Six years after the state murder of Farzad Kamangar

On May 9th 2010 the Iranian regime murdered Farzad Kamangar, a teacher, journalist and civil society activist for alleged membership of the Kurdistan Workers Party (PKK). Other Kurdish political prisoners executed on the same day included Shirin Alamhouli, Ali Heydarian and Farhad Vakili.

Sham ‘appeal’

On Friday July 11th 2008 the Iranian regime’s Supreme Court upheld the death sentence passed against Farzad Kamangar for alleged membership of the Kurdistan Workers Party (PKK) in Turkey.

This decision was the conclusion of an appeal prepared by his lawyer, Khalil Bahramian, against the verdict of a lower court. Mr Bahramian said: “… I expected that the five judges of the Supreme Court would at least look at his case. Whether it is the manner of the investigation or the legal proceedings, all contravened the law …”

The original ‘trial’

According to Mr Bahramian, the Revolutionary Court of the Iranian regime passed the death sentence against the 33-year-old Kurdish teacher on February 25th 2008 – with the prosecution producing “absolutely zero evidence” to support its case! The closed-door court hearing lasted less than five minutes “with the judge issuing his sentence without any explanation and then promptly leaving the room.” Then on May 27th the judiciary confirmed the death sentence for the first time.

Farzad Kamangar was a teacher at the Kamyaran Work and Science Technical School and wrote for the cultural-educational Royan monthly, which is owned by the Kamyaran Education Office. He was also a member of the Easak Environmental Association in Kamyaran (in southern Iranian Kurdistan).

The Iranian regime’s security forces detained Kamangar in July 2006, shortly after he arrived in Tehran from Kamyaran together with two Kurdish human rights activists – Ali Heydarian and Farhad Vakili. During his arrest, the authorities held him in various prisons in Kermanshah, Sanandaj, and Tehran. In a letter written in Sanandaj prison in October 2007, Kamangar gave details about his torture and his family and lawyer had seen clear signs of this when visiting him. He was admitted to the prison infirmary twice because of the effects of torture.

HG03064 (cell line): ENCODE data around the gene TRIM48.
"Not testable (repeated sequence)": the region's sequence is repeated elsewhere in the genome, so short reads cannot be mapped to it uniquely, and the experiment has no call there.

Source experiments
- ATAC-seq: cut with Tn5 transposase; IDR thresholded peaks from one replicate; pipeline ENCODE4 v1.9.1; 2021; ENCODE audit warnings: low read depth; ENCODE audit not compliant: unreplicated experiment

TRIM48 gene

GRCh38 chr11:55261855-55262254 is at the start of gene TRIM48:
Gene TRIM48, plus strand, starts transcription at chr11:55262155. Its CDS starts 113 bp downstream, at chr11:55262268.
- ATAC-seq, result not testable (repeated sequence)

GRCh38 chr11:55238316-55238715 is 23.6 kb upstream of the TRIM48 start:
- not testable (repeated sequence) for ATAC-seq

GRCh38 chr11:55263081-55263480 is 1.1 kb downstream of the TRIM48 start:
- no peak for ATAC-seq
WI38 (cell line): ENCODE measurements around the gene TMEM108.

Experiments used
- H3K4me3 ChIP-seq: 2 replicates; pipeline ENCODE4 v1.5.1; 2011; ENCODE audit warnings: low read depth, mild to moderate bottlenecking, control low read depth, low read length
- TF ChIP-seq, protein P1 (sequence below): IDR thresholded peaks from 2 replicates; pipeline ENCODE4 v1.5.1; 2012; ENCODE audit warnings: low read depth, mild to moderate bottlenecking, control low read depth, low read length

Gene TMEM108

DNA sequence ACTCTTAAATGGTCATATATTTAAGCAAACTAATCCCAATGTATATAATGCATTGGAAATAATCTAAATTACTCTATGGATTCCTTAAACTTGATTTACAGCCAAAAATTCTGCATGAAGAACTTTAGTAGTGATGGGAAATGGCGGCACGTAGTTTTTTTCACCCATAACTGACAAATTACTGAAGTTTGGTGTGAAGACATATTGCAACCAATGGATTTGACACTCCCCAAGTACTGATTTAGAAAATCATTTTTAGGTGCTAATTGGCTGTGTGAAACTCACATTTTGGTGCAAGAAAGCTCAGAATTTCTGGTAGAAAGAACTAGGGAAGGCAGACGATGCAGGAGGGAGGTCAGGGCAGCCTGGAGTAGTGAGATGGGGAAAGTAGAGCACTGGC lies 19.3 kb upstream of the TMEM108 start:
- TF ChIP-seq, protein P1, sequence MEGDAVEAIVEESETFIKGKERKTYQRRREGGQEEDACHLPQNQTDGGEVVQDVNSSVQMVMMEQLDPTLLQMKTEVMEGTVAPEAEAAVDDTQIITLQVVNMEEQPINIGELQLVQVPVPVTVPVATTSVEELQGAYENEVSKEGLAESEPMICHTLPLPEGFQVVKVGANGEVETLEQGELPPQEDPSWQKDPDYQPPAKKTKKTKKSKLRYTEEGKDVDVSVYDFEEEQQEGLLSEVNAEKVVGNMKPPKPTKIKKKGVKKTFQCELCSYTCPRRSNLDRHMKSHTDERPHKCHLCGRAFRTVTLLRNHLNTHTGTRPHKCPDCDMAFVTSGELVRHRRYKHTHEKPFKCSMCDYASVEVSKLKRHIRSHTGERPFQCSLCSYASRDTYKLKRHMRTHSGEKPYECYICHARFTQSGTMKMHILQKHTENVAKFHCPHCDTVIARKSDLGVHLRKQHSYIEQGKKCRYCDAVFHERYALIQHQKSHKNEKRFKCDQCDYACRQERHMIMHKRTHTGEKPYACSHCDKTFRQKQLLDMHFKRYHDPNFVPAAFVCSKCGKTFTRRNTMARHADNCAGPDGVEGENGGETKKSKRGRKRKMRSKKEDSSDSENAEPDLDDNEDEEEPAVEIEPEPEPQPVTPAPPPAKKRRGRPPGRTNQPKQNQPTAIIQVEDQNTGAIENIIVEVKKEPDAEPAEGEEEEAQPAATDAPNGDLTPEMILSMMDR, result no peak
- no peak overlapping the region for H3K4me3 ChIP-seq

Mr Bahramian had previously said that the prosecution and death sentence are an indication of “discrimination against Kurds” within the judicial system. It is indeed common practice for this regime to condemn journalists from the national minorities – as well as labour and other activists – on no evidence, then to treat them harshly during their prison terms (or while awaiting their execution) and in jails far away from their home town (or even province).

Public support

A large number of people in Kamyaran, and even the Friday prayers leader in Kurdistan, had signed petitions calling for Farzad Kamangar’s release. One hundred and thirty-six teachers in the town had also signed a statement confirming that Mr Kamangar respects the law. As Mehrdad Kamangar, Farzad’s brother, had said: “The legal system has no evidence to show Farzad’s membership of the PKK.”

Even so, the Iranian regime still executed Farzad Kamangar and the other Kurdish political prisoners on May 9th. Just four days later, however, on May 13th 2010 there was a shutdown of markets and shops in effect in Mahabad, Oshnavieh and Sanandaj (*). There was heavy security forces’ presence in the streets which were empty of local residents. In Kamyaran, the home town of Farzad Kamangar, many school students, in what appeared to be a spontaneous protest, boycotted their classes.

With every bloody day, week and month of its existence this regime surpasses the barbarities of the Shah’s dictatorship. It will surely have an even more bloody fate!

Shahrokh Zamani Action Campaign
9 May 2016

(*) Mahabad and Oshnavieh are Kurdish towns in Iran’s West Azerbaijan province.

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